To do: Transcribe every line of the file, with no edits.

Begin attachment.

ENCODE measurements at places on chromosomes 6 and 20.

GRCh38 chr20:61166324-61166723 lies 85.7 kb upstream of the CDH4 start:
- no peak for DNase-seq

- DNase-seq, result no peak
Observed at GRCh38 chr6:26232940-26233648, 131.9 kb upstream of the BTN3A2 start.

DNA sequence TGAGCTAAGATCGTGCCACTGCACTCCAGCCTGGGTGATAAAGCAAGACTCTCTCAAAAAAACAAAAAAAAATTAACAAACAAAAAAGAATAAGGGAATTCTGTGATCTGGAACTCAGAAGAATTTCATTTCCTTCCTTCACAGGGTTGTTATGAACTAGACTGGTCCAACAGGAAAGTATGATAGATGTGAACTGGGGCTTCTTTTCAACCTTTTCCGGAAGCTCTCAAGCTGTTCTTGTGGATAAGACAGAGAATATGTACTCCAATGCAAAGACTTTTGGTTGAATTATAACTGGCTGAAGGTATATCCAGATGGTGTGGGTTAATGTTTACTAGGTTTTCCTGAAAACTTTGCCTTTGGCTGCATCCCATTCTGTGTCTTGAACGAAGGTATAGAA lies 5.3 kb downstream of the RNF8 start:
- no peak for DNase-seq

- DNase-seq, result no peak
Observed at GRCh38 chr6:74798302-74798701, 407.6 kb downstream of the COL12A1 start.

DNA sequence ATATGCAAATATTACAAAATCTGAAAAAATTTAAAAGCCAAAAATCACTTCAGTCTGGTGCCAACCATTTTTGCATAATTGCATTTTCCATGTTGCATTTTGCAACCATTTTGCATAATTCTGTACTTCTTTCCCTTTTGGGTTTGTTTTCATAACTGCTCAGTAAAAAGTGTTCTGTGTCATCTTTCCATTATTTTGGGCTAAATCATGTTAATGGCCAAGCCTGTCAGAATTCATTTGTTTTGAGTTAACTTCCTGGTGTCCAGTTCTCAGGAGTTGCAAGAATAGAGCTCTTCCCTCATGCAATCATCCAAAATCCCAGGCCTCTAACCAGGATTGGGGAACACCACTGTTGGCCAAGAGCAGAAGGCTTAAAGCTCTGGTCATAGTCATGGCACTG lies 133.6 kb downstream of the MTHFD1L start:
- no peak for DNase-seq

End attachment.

ENCODE measurements at places on chromosomes 6 and 20.

GRCh38 chr20:61166324-61166723 lies 85.7 kb upstream of the CDH4 start:
- no peak for DNase-seq

- DNase-seq, result no peak
Observed at GRCh38 chr6:26232940-26233648, 131.9 kb upstream of the BTN3A2 start.

DNA sequence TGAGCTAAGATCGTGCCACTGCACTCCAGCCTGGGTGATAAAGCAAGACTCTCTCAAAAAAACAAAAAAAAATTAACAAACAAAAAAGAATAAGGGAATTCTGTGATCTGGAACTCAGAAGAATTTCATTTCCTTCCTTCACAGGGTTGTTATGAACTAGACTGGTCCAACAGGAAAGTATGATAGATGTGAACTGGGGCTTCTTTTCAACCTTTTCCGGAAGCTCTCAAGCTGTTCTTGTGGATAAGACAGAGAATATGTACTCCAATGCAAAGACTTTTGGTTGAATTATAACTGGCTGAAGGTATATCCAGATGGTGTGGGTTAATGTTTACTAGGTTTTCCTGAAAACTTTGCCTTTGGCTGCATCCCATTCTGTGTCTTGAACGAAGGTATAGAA lies 5.3 kb downstream of the RNF8 start:
- no peak for DNase-seq

- DNase-seq, result no peak
Observed at GRCh38 chr6:74798302-74798701, 407.6 kb downstream of the COL12A1 start.

DNA sequence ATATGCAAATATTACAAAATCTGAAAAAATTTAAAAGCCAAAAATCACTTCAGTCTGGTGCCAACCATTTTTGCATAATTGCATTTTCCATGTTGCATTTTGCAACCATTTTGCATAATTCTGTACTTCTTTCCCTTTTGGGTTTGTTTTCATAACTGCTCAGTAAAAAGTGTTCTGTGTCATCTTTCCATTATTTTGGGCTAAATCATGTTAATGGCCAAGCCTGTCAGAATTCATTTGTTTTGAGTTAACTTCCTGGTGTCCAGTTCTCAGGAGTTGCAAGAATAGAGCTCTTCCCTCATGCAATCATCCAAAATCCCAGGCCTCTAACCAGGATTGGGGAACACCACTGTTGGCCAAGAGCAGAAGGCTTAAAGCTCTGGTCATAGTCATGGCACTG lies 133.6 kb downstream of the MTHFD1L start:
- no peak for DNase-seq